Starting a Fire

One of the most important things you can learn with regards to camping, is how to safely start a fire. A fire can offer warmth in the cold, a heat for cooking, light in the dark, and most importantly – is a key ingredient in the making of S’Mores!

I’ve started my fair share of campfires as a Boy Scout growing up. My son, a raising 2nd grade, would not have the opportunity to start building camp fires until he crosses into the Boy Scouts mid-way through 5th grade. But, he was shocked when he found out that he was going to be learning how to start a campfire with Dad in the backyard.

To start with, we needed to learn the parts of a campfire. Tinder (not the app!) is the smallest and easiest burning material that is used to start a campfire. Tinder can be made up of many different things including wood shavings, wax, cardboard and even dryer lint (now you know why Firemen tell you to check this). You can also purchase commercial tinder or fire-starter kits, but one simple one to make involves cardboard egg cartons, wood shavings, melted candles or crayons and a small wick to get it started.

The next thing we need to understand is Kindling. Twigs or small branches are considered Kindling. These can usually be collected around the camp site.

The most iconic, and last to be put in the firepit, is the actual Firewood. Firewood is usually 1″ to 5″ in diameter, can be whole or split logs, and must be dry in order to stay lit. I generally err on the side of caution and bring firewood with me, so that I know it’s dry, and more importantly – so that I know I have it!

Now that we know what we need, we need to learn what to do with it. If your campsite has a firepit, you’re one step closer. If it does not, we’ll need to construct a safe place for a fire. Remember to leave no trace – if there has already been a firepit at your site, use the same pit. You’ll want to make sure there is no dead vegetation within 8-10 feet as this could ignite easily. You’ll want to have bare dirt around the fire, and then dig a small area and set the dirt around to be used in case of an emergency (i.e., you need to throw it on the fire to smother it). You can line the firepit with rocks for insulation, but in the center you’ll want enough space to construct your fire.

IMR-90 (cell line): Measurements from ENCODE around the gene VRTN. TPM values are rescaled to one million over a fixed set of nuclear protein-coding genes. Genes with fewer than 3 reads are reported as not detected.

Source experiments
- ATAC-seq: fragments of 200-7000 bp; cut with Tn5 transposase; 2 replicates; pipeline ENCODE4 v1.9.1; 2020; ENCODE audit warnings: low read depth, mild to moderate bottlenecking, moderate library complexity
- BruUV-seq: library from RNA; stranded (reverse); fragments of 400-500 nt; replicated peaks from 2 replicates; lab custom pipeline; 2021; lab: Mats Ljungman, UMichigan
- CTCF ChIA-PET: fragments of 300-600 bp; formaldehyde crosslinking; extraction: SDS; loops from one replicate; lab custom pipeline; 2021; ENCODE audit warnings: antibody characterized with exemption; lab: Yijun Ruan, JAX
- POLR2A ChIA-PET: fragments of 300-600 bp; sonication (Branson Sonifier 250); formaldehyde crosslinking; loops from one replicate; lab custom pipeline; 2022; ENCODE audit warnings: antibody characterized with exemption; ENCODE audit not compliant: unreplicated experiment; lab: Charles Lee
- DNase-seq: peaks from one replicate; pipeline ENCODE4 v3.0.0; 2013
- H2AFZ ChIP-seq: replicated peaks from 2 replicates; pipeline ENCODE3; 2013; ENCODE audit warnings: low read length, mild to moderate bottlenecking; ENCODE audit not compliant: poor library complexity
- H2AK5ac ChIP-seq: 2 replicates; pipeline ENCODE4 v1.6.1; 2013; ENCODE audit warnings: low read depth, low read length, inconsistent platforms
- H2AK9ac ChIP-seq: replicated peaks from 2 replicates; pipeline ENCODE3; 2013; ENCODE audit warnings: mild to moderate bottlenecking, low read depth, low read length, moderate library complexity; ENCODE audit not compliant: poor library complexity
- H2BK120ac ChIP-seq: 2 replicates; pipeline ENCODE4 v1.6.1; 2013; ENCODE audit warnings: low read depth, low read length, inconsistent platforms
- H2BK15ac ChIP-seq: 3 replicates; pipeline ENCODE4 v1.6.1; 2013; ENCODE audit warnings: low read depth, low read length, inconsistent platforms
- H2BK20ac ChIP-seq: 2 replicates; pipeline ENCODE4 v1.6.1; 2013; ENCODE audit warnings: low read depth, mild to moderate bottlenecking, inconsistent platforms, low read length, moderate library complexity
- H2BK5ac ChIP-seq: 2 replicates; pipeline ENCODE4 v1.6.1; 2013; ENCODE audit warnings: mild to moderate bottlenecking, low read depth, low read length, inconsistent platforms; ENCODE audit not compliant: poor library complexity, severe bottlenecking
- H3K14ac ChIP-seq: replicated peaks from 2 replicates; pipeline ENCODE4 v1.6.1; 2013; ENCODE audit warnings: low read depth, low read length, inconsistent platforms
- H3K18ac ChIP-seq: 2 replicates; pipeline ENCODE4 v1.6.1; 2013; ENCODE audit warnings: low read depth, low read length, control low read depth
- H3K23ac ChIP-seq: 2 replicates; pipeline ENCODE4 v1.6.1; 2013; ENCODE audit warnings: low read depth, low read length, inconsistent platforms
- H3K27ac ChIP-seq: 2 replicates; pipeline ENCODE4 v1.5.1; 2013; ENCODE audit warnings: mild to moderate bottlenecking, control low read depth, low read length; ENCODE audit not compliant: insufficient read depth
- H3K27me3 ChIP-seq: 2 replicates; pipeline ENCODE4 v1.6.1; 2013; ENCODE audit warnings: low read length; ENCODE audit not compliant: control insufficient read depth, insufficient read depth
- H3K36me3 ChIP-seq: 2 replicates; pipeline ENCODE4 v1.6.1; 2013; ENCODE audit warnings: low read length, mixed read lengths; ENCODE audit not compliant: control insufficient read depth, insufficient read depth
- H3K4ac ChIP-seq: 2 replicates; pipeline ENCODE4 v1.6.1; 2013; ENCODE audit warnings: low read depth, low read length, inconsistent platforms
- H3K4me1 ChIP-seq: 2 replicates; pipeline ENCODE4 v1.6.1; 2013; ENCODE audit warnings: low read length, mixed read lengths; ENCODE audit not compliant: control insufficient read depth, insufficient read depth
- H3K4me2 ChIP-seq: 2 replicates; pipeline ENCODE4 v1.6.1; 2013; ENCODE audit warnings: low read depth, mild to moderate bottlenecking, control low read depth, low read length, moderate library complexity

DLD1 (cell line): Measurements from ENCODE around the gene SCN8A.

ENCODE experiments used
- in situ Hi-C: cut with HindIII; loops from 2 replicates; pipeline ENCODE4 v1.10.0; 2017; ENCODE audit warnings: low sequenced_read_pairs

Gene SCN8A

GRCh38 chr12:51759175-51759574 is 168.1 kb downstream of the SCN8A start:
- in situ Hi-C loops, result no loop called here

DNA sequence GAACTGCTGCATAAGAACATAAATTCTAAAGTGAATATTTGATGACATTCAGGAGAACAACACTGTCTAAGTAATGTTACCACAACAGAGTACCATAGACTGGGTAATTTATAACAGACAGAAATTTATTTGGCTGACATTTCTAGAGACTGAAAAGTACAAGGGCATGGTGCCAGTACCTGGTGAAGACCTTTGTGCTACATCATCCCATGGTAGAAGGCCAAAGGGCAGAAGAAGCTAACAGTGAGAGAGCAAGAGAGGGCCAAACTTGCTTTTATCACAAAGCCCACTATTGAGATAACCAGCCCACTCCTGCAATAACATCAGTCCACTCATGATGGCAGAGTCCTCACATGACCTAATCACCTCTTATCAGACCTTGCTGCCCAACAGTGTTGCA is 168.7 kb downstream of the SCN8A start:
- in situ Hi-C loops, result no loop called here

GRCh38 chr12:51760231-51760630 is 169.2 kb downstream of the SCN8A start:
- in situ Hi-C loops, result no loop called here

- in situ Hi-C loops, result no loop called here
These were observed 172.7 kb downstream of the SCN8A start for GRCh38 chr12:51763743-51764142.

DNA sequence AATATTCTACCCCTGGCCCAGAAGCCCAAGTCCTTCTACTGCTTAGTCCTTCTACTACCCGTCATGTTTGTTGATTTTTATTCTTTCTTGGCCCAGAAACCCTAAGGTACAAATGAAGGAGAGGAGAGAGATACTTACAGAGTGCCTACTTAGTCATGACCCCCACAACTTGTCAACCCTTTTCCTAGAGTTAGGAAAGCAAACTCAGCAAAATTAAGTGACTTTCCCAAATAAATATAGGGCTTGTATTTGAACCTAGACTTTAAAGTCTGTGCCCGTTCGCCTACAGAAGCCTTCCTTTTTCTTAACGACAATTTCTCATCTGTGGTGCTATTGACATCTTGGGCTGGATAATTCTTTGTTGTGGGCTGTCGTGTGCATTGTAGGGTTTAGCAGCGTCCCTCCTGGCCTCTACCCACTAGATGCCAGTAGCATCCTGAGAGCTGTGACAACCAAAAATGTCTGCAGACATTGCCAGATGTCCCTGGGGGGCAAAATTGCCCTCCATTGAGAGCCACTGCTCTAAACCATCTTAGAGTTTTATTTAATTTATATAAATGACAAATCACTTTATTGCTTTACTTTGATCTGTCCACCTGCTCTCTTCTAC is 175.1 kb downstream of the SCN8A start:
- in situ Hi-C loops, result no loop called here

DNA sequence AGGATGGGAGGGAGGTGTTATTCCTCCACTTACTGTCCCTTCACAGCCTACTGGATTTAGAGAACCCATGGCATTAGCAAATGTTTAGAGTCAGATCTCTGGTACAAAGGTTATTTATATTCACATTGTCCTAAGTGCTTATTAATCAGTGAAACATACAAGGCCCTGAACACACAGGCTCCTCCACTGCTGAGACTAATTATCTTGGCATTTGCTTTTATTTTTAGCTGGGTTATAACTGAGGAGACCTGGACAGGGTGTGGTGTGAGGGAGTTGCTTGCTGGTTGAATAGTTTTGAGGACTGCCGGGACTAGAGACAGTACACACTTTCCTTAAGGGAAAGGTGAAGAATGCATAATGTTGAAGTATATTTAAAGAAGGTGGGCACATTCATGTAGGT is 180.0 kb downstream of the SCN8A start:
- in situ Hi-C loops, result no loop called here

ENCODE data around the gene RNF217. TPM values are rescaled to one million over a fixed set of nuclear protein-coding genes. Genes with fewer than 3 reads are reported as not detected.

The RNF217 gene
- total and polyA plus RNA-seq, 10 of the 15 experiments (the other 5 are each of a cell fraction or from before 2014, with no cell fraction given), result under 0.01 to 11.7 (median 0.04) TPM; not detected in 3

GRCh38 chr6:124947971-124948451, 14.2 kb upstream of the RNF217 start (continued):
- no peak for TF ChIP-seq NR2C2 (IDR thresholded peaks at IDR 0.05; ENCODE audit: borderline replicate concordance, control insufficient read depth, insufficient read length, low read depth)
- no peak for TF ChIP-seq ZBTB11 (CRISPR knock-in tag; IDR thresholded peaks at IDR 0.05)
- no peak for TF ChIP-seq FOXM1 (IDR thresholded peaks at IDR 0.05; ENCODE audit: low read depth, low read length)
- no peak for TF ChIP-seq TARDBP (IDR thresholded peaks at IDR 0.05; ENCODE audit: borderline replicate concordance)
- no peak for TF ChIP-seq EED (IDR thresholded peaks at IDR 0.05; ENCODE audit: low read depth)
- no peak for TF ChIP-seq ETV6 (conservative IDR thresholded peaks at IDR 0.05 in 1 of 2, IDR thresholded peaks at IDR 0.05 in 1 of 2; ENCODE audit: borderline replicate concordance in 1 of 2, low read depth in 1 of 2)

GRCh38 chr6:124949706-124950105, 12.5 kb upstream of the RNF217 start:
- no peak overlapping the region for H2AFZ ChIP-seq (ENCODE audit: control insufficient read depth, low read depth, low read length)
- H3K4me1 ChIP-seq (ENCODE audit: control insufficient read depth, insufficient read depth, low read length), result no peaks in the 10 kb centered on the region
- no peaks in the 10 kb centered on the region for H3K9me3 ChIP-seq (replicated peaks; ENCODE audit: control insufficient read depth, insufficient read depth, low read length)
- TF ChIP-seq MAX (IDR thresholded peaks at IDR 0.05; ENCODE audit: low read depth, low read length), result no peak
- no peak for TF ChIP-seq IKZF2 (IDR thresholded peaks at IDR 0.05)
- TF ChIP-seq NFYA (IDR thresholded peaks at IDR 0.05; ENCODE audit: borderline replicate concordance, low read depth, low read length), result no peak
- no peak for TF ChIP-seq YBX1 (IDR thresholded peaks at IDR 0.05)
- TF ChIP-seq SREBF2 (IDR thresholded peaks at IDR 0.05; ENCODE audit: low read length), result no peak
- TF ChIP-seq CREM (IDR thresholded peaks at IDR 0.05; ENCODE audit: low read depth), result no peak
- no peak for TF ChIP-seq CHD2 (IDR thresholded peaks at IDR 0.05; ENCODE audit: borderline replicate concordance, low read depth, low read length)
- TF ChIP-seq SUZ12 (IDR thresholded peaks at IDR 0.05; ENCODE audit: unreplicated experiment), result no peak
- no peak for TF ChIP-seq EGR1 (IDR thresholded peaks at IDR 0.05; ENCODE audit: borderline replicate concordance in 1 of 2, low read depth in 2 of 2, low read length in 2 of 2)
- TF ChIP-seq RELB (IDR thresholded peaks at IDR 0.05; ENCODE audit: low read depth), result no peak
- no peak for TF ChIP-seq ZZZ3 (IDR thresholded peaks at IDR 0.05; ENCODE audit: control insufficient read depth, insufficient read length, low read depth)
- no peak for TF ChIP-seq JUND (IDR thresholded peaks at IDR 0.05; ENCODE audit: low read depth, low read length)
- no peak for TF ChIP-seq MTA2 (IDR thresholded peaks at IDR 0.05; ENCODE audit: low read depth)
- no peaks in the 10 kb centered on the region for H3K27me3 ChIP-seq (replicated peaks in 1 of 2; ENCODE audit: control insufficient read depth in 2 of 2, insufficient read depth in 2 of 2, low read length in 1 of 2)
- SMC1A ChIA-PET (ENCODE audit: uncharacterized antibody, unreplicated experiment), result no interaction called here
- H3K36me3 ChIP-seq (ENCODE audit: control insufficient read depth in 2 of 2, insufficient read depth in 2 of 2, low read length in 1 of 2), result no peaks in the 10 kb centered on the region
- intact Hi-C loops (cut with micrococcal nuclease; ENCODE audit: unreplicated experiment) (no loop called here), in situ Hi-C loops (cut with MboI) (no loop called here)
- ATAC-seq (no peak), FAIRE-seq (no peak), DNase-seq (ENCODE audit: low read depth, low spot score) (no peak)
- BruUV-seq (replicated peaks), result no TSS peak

There are many different types of fires we will learn about but the one I generally go to with camping is the traditional TeePee fire. This type of fire starts with Tinder on the ground in the center of the pit. In TeePee fashion, Kindling is placed over the Tinder. I will light the Tinder and once the Kindling is catching, I’ll start placing Firewood around the Kindling in TeePee fashion. This type of fire can be used for cooking if using a tripod with a hanging bucket, but I typically wont use this for cooking.

Now we are ready to light the campfire. using a lighter or matches, it’s best to light the Tinder from many sides. NEVER USE GASOLINE ON A CAMP FIRE. Once we have the fire going, you can feed additional firewood as needed to keep the fire going at the height and consistency that you want. Remember to keep supplies nearby to extinguish the fire, or control it if it should get too big.

When it is time to go, you’ll want plenty of time to extinguish the fire. We start by sprinkling water on the fire to die-down the flames. We don’t want to flood the firepit because the next campers will likely want to use it. Once the steam has died down from sprinkling water on the fire, and we don’t hear any more hissing, the fire is out. Place the back of your hand near the ashes and if no heat is felt, you can feel good that you’ve done your job to put out the camp fire.

Want to see how Ray did with his first ever Fire? Check out our YouTube channel and see for yourself!

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